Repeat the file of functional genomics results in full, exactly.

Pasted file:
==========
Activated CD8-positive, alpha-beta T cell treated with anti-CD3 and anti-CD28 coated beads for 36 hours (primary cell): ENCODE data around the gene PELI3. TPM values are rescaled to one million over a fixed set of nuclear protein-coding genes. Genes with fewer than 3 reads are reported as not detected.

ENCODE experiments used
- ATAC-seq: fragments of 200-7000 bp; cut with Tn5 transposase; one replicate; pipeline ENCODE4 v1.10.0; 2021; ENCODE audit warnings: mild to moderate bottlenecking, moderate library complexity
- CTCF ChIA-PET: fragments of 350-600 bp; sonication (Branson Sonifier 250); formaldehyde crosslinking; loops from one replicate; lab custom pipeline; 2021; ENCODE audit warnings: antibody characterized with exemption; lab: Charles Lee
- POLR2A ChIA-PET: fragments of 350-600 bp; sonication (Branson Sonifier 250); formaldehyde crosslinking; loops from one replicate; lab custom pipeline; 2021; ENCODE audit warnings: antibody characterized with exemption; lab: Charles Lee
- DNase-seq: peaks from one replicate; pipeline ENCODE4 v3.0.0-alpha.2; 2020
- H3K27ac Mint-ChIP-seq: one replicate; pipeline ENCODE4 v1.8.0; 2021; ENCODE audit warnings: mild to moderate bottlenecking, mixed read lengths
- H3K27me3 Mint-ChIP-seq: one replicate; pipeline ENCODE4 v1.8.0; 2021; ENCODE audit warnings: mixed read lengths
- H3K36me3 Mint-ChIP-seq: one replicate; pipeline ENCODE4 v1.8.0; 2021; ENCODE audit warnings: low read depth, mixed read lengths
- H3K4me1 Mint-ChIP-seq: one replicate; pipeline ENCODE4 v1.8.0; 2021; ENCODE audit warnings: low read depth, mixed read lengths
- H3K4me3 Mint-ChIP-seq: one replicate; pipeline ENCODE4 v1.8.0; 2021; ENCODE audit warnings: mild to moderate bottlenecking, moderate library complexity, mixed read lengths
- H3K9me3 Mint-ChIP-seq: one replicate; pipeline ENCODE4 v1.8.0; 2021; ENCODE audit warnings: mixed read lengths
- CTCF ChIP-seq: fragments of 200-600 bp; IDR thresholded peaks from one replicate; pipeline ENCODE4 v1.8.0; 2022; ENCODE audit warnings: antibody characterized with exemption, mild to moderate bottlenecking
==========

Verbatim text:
Activated CD8-positive, alpha-beta T cell treated with anti-CD3 and anti-CD28 coated beads for 36 hours (primary cell): ENCODE data around the gene PELI3. TPM values are rescaled to one million over a fixed set of nuclear protein-coding genes. Genes with fewer than 3 reads are reported as not detected.

ENCODE experiments used
- ATAC-seq: fragments of 200-7000 bp; cut with Tn5 transposase; one replicate; pipeline ENCODE4 v1.10.0; 2021; ENCODE audit warnings: mild to moderate bottlenecking, moderate library complexity
- CTCF ChIA-PET: fragments of 350-600 bp; sonication (Branson Sonifier 250); formaldehyde crosslinking; loops from one replicate; lab custom pipeline; 2021; ENCODE audit warnings: antibody characterized with exemption; lab: Charles Lee
- POLR2A ChIA-PET: fragments of 350-600 bp; sonication (Branson Sonifier 250); formaldehyde crosslinking; loops from one replicate; lab custom pipeline; 2021; ENCODE audit warnings: antibody characterized with exemption; lab: Charles Lee
- DNase-seq: peaks from one replicate; pipeline ENCODE4 v3.0.0-alpha.2; 2020
- H3K27ac Mint-ChIP-seq: one replicate; pipeline ENCODE4 v1.8.0; 2021; ENCODE audit warnings: mild to moderate bottlenecking, mixed read lengths
- H3K27me3 Mint-ChIP-seq: one replicate; pipeline ENCODE4 v1.8.0; 2021; ENCODE audit warnings: mixed read lengths
- H3K36me3 Mint-ChIP-seq: one replicate; pipeline ENCODE4 v1.8.0; 2021; ENCODE audit warnings: low read depth, mixed read lengths
- H3K4me1 Mint-ChIP-seq: one replicate; pipeline ENCODE4 v1.8.0; 2021; ENCODE audit warnings: low read depth, mixed read lengths
- H3K4me3 Mint-ChIP-seq: one replicate; pipeline ENCODE4 v1.8.0; 2021; ENCODE audit warnings: mild to moderate bottlenecking, moderate library complexity, mixed read lengths
- H3K9me3 Mint-ChIP-seq: one replicate; pipeline ENCODE4 v1.8.0; 2021; ENCODE audit warnings: mixed read lengths
- CTCF ChIP-seq: fragments of 200-600 bp; IDR thresholded peaks from one replicate; pipeline ENCODE4 v1.8.0; 2022; ENCODE audit warnings: antibody characterized with exemption, mild to moderate bottlenecking